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  45. L. R. Karhausen (2000). Causation: The Elusive Grail of Epidemiology. [REVIEW] Medicine, Health Care and Philosophy 3 (1):59-67.
    The paper discusses the evolving concept of causationin epidemiology and its potential interaction with logic and scientific philosophy. Causes arecontingent but the necessity which binds them totheir effects relies on contrary-to-fact conditionals,i.e. conditional statements whose antecedent is false.Chance instead of determinism plays a growing role inscience and, although rarely acknowledged yet, inepidemiology: causes are multiple and chancy; a priorevent causes a subsequent event if the probabilitydistribution of the subsequent event changesconditionally upon the probability of the prior event.There are no known (...)
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  46. Roger Kerry, Thor Eirik Eriksen, Svein Anders Noer Lie, Stephen Mumford & Rani Lill Anjum (2012). Causation and Evidence-Based Practive - an Ontological Review. Journal of Evaluation in Clinical Practice 18 (5):1006-1012.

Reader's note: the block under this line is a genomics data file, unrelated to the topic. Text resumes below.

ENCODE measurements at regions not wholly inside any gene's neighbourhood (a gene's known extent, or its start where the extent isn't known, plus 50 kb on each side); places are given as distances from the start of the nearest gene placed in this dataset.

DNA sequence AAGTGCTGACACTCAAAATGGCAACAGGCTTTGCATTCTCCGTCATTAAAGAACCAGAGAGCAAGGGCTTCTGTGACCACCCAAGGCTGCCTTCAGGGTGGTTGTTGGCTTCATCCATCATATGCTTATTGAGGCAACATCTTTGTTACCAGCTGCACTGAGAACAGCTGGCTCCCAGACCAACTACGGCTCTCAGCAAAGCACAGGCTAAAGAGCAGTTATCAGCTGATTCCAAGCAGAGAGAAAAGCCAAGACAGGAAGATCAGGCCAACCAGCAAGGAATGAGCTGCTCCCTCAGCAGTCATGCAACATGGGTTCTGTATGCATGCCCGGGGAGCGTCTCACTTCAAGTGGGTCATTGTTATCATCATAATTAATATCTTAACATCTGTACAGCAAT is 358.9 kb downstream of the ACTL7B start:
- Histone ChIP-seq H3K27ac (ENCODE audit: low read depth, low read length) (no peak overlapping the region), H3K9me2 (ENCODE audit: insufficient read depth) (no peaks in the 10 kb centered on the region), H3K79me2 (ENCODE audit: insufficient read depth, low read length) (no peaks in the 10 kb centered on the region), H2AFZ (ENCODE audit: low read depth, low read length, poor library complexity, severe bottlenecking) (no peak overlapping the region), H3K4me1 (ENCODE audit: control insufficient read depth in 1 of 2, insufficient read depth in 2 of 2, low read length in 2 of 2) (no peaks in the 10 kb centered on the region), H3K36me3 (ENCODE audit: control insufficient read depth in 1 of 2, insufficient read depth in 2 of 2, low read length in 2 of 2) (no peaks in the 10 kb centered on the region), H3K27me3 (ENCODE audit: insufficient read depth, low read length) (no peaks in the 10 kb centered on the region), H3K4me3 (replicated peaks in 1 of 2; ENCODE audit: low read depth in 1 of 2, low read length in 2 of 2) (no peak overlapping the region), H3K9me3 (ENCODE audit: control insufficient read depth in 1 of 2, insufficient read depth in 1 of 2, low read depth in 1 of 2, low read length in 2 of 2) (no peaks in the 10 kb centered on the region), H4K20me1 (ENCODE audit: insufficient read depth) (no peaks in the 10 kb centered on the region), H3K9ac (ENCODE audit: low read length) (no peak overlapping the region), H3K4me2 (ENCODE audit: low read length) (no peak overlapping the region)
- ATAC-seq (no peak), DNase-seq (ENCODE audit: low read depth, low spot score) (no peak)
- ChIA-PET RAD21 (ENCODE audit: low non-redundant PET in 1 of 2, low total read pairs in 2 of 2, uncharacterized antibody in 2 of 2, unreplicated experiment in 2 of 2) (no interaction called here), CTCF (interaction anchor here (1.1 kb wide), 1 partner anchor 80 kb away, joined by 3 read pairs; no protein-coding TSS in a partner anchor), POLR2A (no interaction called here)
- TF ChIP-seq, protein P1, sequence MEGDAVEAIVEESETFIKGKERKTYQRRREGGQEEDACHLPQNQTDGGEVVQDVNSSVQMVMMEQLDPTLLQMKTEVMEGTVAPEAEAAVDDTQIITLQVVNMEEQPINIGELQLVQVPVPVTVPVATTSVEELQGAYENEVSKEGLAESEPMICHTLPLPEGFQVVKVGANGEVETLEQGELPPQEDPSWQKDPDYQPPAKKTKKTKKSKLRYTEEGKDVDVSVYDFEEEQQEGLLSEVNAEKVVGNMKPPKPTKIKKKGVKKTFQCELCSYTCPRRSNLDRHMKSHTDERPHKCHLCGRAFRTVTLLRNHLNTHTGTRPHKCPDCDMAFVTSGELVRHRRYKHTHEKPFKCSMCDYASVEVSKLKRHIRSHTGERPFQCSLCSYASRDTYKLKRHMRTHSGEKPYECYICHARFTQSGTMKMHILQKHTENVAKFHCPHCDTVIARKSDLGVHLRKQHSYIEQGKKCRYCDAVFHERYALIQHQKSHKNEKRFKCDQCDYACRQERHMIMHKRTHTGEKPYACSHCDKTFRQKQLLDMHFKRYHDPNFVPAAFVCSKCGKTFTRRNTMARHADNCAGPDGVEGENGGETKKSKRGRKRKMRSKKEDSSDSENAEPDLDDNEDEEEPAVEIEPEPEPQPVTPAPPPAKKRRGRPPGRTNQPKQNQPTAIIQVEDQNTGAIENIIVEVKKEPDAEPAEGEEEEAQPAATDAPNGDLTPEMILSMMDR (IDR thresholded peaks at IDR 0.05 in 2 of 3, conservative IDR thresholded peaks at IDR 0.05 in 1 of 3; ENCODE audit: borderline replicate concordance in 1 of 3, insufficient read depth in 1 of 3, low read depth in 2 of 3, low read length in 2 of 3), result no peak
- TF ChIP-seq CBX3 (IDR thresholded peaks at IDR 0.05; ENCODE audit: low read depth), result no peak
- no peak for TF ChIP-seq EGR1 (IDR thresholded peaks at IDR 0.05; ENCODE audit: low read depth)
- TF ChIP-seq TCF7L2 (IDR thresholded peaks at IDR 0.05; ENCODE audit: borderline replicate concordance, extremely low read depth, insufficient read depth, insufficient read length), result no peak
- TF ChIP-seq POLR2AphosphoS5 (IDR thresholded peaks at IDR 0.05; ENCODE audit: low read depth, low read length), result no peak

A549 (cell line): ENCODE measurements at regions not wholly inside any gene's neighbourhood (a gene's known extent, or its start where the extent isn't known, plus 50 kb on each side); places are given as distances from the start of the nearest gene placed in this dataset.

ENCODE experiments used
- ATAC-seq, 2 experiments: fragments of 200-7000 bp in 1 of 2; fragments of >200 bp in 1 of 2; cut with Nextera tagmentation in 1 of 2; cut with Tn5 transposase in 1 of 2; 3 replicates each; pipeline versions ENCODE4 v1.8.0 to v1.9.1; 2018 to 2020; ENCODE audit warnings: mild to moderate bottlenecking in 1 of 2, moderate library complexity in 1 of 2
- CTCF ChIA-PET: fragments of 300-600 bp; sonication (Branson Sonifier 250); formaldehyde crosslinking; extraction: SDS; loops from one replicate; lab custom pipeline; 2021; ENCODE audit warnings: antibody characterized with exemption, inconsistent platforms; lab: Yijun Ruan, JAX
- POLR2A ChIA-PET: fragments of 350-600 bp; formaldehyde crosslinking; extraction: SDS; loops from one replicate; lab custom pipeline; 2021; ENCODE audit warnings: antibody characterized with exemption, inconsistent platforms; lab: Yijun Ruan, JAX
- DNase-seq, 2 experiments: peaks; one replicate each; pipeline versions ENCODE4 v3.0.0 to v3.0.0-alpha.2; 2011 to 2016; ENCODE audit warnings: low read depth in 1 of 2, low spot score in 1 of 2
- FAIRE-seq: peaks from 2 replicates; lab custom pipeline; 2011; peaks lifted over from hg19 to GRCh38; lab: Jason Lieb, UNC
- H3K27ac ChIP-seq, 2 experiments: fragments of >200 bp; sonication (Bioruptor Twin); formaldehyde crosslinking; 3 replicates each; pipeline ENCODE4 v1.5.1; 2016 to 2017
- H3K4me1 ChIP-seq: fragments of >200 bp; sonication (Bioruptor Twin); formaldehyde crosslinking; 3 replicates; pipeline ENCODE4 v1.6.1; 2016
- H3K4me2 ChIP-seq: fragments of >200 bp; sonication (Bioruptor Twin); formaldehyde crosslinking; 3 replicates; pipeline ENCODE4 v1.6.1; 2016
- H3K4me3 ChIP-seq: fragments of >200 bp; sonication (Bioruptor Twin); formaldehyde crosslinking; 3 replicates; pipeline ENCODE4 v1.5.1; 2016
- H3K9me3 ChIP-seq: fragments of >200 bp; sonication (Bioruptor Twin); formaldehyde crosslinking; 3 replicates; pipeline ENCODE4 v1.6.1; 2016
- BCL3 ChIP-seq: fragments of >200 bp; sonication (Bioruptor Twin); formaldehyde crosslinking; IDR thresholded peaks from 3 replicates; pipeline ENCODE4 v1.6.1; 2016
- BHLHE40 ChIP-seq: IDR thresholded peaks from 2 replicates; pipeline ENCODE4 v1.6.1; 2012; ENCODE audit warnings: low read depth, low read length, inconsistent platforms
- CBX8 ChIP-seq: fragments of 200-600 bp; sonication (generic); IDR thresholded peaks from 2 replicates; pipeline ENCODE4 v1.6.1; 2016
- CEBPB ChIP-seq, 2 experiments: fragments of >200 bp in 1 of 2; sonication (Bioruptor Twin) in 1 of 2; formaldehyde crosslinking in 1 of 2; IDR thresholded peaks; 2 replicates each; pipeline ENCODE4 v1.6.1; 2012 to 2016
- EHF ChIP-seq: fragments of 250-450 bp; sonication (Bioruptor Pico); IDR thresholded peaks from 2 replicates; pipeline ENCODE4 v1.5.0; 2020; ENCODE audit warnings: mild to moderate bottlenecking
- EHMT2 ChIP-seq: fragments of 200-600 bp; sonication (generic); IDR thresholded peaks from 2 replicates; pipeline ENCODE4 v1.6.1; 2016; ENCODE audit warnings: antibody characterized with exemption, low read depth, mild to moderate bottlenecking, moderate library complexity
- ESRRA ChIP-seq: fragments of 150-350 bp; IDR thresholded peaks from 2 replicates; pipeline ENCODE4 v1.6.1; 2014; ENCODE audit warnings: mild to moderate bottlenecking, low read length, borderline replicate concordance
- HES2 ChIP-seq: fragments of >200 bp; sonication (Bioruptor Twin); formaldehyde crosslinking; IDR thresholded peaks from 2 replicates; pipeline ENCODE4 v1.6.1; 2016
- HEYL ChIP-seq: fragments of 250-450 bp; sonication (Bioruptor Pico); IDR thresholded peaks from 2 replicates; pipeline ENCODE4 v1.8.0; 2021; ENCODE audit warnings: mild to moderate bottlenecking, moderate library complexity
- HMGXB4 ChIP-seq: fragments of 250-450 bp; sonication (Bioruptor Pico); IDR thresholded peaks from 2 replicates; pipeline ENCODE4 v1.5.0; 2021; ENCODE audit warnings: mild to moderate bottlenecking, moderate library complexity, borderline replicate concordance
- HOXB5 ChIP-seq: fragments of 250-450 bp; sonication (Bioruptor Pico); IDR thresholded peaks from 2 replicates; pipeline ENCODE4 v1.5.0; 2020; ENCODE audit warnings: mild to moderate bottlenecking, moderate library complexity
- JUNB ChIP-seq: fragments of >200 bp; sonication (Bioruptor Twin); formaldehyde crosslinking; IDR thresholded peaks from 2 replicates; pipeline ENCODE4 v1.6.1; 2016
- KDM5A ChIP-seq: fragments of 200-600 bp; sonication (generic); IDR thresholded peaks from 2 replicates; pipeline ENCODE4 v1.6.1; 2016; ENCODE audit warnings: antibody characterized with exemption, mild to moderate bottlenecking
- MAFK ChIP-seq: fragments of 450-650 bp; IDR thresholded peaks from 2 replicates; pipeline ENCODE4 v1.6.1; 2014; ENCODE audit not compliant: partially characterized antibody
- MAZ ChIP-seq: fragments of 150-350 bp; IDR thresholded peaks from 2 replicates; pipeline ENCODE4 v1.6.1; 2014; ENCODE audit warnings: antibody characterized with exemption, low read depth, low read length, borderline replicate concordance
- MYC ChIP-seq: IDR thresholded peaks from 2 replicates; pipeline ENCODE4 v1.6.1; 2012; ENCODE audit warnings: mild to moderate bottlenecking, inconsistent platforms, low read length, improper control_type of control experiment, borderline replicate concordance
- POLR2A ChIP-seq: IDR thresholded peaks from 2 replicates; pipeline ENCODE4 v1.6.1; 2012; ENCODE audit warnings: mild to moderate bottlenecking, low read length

We claim that if a complete philosophy of evidence-based practice is intended, then attention to the nature of causation in health science is necessary. We identify how health science currently conceptualises causation by the way it prioritises some research methods over others. We then show how the current understanding of what causation is serves to constrain scientific progress. An alternative account of causation is offered. This is one of dispositionalism. We claim that by understanding causation from a dispositionalist stance, many (...)
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  47. George Khushf (1999). The Aesthetics of Clinical Judgment: Exploring the Link Between Diagnostic Elegance and Effective Resource Utilization. Medicine, Health Care and Philosophy 2 (2):141-159.
    Many physicians assert that new cost-control mechanisms inappropriately interfere with clinical decision-making. They claim that high costs arise from poorly practiced medicine, and argue that effective utilization of resources is best promoted by advancing the scientific and ethical ideals of medicine. However, the claim is not warranted by empirical evidence. In this essay, I show how it rests upon aesthetic considerations associated with diagnostic elegance. I first consider scientific rationality generally. After a review of analytical empiricist and socio-historical approaches in (...)